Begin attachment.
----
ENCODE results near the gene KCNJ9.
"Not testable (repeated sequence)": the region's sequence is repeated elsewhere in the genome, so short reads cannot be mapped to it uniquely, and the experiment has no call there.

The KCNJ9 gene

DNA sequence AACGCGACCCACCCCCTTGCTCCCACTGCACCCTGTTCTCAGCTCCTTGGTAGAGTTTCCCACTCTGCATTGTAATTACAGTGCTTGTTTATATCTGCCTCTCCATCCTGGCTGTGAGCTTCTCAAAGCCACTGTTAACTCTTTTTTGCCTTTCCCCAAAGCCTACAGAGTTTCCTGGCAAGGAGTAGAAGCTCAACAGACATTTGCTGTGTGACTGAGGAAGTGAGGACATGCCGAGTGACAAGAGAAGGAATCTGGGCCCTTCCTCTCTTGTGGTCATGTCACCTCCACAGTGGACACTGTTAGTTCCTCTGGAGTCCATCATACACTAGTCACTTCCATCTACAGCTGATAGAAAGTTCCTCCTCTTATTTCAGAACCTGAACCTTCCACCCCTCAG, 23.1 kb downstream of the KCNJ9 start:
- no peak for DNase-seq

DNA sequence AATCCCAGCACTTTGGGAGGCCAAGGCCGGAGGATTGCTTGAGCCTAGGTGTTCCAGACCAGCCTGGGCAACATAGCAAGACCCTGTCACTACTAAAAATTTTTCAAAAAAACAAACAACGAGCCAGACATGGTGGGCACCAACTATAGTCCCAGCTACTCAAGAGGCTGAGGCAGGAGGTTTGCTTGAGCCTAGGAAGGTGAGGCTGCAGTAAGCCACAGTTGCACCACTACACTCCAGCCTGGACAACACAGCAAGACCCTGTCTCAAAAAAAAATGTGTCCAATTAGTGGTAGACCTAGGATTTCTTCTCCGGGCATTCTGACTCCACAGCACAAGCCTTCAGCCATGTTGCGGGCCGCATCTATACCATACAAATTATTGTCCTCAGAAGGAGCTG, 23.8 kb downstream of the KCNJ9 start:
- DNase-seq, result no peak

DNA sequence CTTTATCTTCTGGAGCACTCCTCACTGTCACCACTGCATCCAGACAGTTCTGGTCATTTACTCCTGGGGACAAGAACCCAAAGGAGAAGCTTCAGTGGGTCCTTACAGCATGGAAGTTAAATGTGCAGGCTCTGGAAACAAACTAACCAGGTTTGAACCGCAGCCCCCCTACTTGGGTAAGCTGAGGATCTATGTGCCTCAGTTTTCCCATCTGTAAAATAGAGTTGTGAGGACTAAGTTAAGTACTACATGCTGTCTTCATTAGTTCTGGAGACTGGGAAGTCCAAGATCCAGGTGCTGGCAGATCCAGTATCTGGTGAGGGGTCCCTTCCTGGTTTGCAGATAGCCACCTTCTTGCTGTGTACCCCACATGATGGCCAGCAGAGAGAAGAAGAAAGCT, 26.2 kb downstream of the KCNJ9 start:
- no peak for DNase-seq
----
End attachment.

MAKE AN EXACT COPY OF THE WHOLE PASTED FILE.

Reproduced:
ENCODE results near the gene KCNJ9.
"Not testable (repeated sequence)": the region's sequence is repeated elsewhere in the genome, so short reads cannot be mapped to it uniquely, and the experiment has no call there.

The KCNJ9 gene

DNA sequence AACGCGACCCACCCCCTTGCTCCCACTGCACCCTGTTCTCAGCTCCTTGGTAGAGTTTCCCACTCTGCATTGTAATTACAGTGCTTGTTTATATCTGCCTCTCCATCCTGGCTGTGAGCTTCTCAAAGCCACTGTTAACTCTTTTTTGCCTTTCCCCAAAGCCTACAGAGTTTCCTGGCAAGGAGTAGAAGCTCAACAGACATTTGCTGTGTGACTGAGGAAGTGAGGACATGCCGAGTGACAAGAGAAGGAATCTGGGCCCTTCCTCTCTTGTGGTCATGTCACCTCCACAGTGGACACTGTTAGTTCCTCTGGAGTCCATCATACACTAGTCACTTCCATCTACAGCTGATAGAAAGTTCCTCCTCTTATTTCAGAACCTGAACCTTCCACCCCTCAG, 23.1 kb downstream of the KCNJ9 start:
- no peak for DNase-seq

DNA sequence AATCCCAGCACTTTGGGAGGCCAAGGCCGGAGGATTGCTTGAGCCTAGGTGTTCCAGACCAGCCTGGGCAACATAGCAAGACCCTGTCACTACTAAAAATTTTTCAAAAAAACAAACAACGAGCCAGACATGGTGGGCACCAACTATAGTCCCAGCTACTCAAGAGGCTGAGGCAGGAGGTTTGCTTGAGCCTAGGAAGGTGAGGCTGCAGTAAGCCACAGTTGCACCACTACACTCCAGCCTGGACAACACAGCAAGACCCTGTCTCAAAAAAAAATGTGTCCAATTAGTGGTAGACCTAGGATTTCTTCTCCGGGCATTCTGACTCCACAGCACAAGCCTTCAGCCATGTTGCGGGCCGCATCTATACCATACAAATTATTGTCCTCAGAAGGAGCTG, 23.8 kb downstream of the KCNJ9 start:
- DNase-seq, result no peak

DNA sequence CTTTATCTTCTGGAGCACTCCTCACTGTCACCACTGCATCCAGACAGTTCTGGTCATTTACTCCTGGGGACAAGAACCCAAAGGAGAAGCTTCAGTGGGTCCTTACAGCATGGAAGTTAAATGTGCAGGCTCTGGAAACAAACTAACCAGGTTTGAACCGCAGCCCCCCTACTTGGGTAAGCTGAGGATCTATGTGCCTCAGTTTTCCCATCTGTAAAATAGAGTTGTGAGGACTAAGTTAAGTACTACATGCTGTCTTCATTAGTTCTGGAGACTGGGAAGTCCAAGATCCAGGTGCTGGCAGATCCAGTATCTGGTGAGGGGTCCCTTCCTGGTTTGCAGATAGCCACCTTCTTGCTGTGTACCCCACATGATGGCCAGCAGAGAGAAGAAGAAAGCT, 26.2 kb downstream of the KCNJ9 start:
- no peak for DNase-seq